UNDER FURTHER REVIEW – CU returning to Big 12 latest Deion dividend

Another return is in on University of Colorado athletics director Rick George’s bold move hiring Deion Sanders—and the Buffs still haven’t played a real game under their new head football coach.

First, it was the local and national publicity of bringing Coach Prime to Boulder.

Next was selling out season tickets for the 2023 home season, which begins against Nebraska on Sept. 9.

Then, the Spring Game—if you can call that a game—attracted a capacity crowd.

Now, we have the Big 12 Conference approving membership in its club EVEN BEFORE Colorado formally applied!

And amid all of that, blue-chip high school recruits and collegiate transfers were tripping over each other to secure spots on the vastly revamped roster.

Why would the 12-team league make CU its lucky 13th university, especially after recently adding four schools to offset the losses of Texas and Oklahoma (in 2024)?

Why are schools once-scorned so willing to forget?

Two words: Neon Deion. 

Or, if you prefer, Coach Prime.

Collegiate athletics these days, particularly college football and basketball, is all (OK, at least largely) about the money.

And until the spotlight on the Flatirons is reduced once again to just brilliant Colorado sunshine, Deion’s last name is spelled $andere$—in this case, in the form of TV ratings.

The Big 12 is willing to serve Colorado a full piece of its new television rights pie, a share estimated to be $37.1 million per year, in return for being able to claim Coach Prime’s star power as part of its lineup.

At the time of CU’s move from the Big 12 into what was then the PAC 10—the same year Coach Prime was inducted into the Pro Football Hall of Fame—it was billed as a positive for CU in many ways, especially concerning football: better paydays because of a superior TV deal . . . regular appearances in front of a large alumni contingent in southern California . . . a chance to enhance recruiting in a preferred location (California) . . . better travel destinations . . . etc.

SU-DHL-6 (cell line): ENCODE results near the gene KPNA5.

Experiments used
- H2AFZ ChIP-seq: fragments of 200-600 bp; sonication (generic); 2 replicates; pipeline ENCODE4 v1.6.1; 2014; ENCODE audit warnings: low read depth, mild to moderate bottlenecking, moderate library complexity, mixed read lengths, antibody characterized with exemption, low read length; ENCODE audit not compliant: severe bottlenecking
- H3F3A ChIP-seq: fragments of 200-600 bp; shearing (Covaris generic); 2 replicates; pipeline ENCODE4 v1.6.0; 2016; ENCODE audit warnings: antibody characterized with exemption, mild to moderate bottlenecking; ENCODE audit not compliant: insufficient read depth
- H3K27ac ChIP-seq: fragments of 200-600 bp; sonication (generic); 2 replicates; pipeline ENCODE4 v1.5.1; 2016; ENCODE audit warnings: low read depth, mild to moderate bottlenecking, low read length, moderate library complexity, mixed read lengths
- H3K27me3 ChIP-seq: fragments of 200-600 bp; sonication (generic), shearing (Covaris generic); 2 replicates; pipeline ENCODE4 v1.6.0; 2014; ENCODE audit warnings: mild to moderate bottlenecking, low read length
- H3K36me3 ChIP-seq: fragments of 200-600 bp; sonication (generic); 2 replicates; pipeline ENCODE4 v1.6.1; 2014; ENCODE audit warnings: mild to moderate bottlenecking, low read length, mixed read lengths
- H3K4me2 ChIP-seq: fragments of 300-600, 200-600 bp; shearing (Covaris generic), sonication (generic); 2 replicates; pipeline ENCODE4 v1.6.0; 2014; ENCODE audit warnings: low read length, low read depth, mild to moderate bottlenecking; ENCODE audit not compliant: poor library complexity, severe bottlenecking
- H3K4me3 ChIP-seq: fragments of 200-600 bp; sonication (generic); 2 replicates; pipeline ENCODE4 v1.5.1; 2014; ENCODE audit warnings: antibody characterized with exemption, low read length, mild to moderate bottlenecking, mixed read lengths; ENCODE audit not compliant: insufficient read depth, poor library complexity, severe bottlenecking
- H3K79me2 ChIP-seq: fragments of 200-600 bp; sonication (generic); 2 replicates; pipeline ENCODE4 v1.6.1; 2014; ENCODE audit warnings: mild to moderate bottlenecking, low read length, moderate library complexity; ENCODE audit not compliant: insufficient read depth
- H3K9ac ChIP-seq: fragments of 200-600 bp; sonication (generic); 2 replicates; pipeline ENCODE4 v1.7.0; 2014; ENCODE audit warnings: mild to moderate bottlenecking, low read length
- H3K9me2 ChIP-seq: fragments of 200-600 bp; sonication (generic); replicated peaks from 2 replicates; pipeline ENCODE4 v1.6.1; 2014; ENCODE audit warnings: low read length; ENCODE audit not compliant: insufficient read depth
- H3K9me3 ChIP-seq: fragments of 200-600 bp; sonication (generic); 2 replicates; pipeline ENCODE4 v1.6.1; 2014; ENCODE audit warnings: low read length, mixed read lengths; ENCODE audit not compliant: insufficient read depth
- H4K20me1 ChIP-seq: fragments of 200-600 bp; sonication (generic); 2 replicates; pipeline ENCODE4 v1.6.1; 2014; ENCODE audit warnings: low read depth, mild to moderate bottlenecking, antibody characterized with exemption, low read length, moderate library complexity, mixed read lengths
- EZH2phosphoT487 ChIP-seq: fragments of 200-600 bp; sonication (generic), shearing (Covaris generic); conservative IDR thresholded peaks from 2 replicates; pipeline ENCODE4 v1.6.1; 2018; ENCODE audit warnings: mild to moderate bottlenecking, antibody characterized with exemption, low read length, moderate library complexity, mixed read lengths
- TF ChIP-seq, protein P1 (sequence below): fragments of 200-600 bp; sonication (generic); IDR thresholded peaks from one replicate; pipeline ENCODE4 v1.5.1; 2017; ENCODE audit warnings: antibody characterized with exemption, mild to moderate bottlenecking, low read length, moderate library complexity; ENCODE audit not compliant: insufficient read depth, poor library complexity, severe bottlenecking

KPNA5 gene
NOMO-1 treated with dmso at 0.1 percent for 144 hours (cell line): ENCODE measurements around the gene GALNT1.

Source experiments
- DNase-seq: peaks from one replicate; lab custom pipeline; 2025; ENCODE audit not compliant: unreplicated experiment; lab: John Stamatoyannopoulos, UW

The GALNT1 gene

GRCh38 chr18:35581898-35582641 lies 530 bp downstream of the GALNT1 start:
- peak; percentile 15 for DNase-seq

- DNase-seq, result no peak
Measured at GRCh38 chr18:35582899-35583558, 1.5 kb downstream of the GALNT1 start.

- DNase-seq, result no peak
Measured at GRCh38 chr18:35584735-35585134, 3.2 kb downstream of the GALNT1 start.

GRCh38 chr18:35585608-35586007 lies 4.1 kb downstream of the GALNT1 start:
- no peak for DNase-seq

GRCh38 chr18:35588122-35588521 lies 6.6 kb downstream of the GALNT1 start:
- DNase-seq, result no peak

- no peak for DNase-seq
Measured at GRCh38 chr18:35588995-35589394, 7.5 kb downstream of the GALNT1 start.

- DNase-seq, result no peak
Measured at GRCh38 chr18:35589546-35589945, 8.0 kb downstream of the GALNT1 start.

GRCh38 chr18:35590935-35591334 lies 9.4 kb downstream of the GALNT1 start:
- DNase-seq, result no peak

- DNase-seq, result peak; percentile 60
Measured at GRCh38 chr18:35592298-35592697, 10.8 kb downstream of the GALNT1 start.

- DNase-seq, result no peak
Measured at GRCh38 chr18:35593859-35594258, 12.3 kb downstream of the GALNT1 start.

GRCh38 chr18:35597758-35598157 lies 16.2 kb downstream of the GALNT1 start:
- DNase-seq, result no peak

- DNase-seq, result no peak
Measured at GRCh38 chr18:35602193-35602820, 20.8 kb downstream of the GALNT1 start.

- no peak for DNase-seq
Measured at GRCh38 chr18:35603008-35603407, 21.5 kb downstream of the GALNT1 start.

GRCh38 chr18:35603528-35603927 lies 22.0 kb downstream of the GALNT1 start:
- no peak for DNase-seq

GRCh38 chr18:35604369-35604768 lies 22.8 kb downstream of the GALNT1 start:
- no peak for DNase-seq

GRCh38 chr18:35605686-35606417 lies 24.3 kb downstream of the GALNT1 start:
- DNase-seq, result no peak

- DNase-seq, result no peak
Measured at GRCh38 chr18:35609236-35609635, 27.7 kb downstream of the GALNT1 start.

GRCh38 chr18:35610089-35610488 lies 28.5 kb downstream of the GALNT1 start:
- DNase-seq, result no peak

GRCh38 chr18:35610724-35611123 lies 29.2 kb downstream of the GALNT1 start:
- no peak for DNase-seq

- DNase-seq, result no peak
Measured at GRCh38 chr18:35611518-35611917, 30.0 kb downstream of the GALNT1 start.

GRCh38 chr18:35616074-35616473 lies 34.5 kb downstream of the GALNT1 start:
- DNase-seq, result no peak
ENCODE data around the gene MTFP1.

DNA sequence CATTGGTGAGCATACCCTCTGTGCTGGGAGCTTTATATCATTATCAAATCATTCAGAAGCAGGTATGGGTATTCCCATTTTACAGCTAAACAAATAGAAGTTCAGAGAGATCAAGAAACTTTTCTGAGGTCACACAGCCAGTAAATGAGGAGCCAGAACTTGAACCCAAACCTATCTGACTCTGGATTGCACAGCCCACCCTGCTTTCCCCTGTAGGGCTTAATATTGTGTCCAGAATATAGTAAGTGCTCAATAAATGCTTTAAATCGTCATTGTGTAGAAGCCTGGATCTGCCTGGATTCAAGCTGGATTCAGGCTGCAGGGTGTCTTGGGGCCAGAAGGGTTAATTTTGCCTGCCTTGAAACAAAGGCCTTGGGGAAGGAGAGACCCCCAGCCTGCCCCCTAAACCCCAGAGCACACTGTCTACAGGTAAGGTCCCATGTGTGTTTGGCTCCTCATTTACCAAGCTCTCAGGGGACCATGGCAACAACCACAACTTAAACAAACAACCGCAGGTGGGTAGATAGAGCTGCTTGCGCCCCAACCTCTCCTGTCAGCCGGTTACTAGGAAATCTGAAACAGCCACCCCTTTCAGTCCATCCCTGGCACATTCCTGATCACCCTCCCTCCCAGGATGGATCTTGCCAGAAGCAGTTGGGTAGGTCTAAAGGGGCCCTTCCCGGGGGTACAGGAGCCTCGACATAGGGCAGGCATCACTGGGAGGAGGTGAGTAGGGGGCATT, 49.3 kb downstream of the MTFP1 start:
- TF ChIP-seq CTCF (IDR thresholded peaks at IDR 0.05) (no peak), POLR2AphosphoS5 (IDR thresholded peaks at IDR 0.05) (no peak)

And institutionally, went the justification, CU Boulder would fit right in, especially with Cal-Berkeley and Stanford.

But comments by Chancellor Phil DiStefano and AD George at last week’s press conference announcing the shift had a similar ring.

“CU Boulder is a national university,” DiStefano said, “and by spanning three time zones, the Big 12 is very much a national conference. The national exposure that joining the Big 12 provides will shine a spotlight not only on our incredible student-athletes but also on our groundbreaking research that really changes the world.”

“Let me state up front,” insisted George when it was his turn to speak, “that this move was not just based on money or finances. Decisions this big have a lot to do with more than just money.

“At the forefront . . .  in all of our decisions (are) our student-athletes and their experiences as both. We’ve done our analysis, and they’ll be traveling less in the Big 12, and playing in more favorable time slots, where we believe they can get greater national exposure, and returning to Boulder after away games at earlier times.”

Others have mentioned that Coach Prime prefers recruiting in Texas and Florida, over California. (The Big 12 has four members in Texas, one in Florida.)

“Certainly, revenue and expenses are a part of the equation,” George finally conceded. “We have looked at the cost that we will be incurring from the team traveling in the Big 12, as well as the initial rebranding. And when we consider the Big 12 revenue, we believe it’s a great win for the University of Colorado.”

Left unsaid was the wobbly state of the Pac 12, which will lose both UCLA and USC to the Big Ten next year and could see the University of Arizona follow CU into the Big 12 if rumors prove correct.  That’s not to mention that the Pac 12 is still working on its next media rights deal—which surely was a factor for CU, too. 

It also should be noted that the Pac 12 was no bargain on the gridiron for the decade-plus that Colorado interloped on the West Coast. In 12 seasons, the Buffs won only 27 conference games and had a .262 winning percentage. 

So it’s time to say, Welcome Back! 

Whatever the reasons.

Denny Dressman is a veteran of 43 years in the newspaper business, including 25 at the Rocky Mountain News, where he began as executive sports editor. He is the author of 15 books, nine of them sports-related. You can write to Denny at dennydressman@comcast.net.